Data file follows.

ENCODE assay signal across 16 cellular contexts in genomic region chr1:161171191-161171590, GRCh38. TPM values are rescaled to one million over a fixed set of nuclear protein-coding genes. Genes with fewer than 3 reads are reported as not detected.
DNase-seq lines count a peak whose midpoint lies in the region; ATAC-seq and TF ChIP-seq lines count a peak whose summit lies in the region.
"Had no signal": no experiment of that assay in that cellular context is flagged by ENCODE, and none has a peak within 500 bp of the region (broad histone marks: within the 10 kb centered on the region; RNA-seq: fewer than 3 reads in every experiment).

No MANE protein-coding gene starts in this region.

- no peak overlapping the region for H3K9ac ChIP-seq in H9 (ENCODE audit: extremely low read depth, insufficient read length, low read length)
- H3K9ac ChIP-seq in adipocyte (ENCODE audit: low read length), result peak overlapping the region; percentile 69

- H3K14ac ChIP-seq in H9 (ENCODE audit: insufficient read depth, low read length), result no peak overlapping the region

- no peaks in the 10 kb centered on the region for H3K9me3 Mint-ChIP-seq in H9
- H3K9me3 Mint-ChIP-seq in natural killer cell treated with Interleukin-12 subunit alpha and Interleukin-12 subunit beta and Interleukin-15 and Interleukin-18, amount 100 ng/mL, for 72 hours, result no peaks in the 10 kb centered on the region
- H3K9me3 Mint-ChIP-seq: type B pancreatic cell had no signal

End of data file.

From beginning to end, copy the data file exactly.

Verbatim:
ENCODE assay signal across 16 cellular contexts in genomic region chr1:161171191-161171590, GRCh38. TPM values are rescaled to one million over a fixed set of nuclear protein-coding genes. Genes with fewer than 3 reads are reported as not detected.
DNase-seq lines count a peak whose midpoint lies in the region; ATAC-seq and TF ChIP-seq lines count a peak whose summit lies in the region.
"Had no signal": no experiment of that assay in that cellular context is flagged by ENCODE, and none has a peak within 500 bp of the region (broad histone marks: within the 10 kb centered on the region; RNA-seq: fewer than 3 reads in every experiment).

No MANE protein-coding gene starts in this region.

- no peak overlapping the region for H3K9ac ChIP-seq in H9 (ENCODE audit: extremely low read depth, insufficient read length, low read length)
- H3K9ac ChIP-seq in adipocyte (ENCODE audit: low read length), result peak overlapping the region; percentile 69

- H3K14ac ChIP-seq in H9 (ENCODE audit: insufficient read depth, low read length), result no peak overlapping the region

- no peaks in the 10 kb centered on the region for H3K9me3 Mint-ChIP-seq in H9
- H3K9me3 Mint-ChIP-seq in natural killer cell treated with Interleukin-12 subunit alpha and Interleukin-12 subunit beta and Interleukin-15 and Interleukin-18, amount 100 ng/mL, for 72 hours, result no peaks in the 10 kb centered on the region
- H3K9me3 Mint-ChIP-seq: type B pancreatic cell had no signal